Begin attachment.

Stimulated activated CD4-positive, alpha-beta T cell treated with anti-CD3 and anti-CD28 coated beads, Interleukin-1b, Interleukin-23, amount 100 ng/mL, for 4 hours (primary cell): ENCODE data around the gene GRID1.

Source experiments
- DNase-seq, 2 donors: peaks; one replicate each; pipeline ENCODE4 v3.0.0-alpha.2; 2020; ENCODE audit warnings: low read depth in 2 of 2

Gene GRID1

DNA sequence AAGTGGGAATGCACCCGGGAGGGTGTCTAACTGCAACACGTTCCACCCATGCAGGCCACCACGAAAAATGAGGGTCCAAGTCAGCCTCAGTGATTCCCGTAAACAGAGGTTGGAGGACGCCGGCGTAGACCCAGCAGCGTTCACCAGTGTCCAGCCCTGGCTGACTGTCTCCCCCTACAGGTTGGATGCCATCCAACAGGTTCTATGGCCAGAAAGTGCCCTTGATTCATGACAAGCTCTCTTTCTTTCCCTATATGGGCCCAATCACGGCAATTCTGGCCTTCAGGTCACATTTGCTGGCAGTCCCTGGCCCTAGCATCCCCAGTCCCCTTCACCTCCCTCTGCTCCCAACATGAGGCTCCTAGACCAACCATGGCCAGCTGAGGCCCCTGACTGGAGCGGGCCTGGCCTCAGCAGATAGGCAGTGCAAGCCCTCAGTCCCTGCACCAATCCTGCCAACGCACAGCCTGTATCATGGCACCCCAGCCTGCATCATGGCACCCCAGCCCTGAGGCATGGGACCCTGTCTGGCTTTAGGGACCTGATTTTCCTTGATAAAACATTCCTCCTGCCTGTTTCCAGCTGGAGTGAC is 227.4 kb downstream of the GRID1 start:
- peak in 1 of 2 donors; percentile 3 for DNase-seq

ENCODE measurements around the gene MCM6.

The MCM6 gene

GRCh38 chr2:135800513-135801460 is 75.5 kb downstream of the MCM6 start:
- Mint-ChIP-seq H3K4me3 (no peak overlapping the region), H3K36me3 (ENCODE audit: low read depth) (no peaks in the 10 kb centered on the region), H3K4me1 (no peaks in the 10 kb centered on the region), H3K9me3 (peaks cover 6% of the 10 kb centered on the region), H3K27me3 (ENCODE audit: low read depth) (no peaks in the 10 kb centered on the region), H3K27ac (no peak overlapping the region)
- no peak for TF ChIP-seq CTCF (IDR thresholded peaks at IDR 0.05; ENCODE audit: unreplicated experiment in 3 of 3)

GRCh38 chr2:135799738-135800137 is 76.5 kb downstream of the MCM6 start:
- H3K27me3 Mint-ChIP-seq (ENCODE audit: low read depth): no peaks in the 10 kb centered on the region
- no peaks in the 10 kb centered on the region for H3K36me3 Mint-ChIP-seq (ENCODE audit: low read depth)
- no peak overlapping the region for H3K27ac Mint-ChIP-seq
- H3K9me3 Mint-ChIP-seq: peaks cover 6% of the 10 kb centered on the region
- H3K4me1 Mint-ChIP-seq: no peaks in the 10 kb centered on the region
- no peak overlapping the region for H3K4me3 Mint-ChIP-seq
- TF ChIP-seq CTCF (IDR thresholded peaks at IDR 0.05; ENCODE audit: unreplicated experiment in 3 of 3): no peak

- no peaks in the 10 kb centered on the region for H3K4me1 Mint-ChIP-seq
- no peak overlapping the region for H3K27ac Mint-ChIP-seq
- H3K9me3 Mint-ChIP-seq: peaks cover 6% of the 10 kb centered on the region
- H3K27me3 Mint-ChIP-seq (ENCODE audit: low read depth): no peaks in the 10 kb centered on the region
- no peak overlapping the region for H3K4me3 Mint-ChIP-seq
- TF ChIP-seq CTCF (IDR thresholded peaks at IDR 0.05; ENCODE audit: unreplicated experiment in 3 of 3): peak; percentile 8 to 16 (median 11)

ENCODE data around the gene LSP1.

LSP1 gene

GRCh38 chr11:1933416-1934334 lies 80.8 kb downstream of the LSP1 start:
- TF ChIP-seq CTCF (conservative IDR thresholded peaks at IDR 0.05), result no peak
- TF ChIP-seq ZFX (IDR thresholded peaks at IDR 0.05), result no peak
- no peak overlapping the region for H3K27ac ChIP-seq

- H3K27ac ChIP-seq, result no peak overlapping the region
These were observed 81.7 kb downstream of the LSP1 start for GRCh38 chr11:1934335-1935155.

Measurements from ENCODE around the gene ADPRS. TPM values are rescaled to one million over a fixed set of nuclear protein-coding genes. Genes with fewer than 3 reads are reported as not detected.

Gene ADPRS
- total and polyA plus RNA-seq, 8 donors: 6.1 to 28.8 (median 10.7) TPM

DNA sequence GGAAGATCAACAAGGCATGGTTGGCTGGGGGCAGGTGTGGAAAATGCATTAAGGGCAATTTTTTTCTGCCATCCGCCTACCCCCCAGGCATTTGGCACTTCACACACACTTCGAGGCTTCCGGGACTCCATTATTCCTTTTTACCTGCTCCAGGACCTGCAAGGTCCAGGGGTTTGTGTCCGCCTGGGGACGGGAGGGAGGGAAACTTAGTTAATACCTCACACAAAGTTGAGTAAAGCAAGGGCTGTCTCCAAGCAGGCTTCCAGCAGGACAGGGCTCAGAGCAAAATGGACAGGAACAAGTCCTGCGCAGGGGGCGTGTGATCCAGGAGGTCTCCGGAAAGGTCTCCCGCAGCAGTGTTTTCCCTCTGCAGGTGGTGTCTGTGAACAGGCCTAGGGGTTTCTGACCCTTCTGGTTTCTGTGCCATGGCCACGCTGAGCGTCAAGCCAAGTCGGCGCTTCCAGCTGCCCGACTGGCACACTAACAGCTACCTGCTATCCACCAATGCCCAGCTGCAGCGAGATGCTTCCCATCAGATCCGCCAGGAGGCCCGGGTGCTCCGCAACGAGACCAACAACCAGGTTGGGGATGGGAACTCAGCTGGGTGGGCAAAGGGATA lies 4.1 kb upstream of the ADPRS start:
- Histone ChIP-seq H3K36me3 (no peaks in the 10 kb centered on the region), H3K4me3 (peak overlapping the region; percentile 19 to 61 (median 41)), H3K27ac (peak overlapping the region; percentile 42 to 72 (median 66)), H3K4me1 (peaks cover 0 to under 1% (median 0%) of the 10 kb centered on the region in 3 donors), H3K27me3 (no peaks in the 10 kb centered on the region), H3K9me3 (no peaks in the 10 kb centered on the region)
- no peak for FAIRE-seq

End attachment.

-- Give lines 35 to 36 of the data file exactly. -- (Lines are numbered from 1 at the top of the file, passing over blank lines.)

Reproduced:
Gene ADPRS
- total and polyA plus RNA-seq, 8 donors: 6.1 to 28.8 (median 10.7) TPM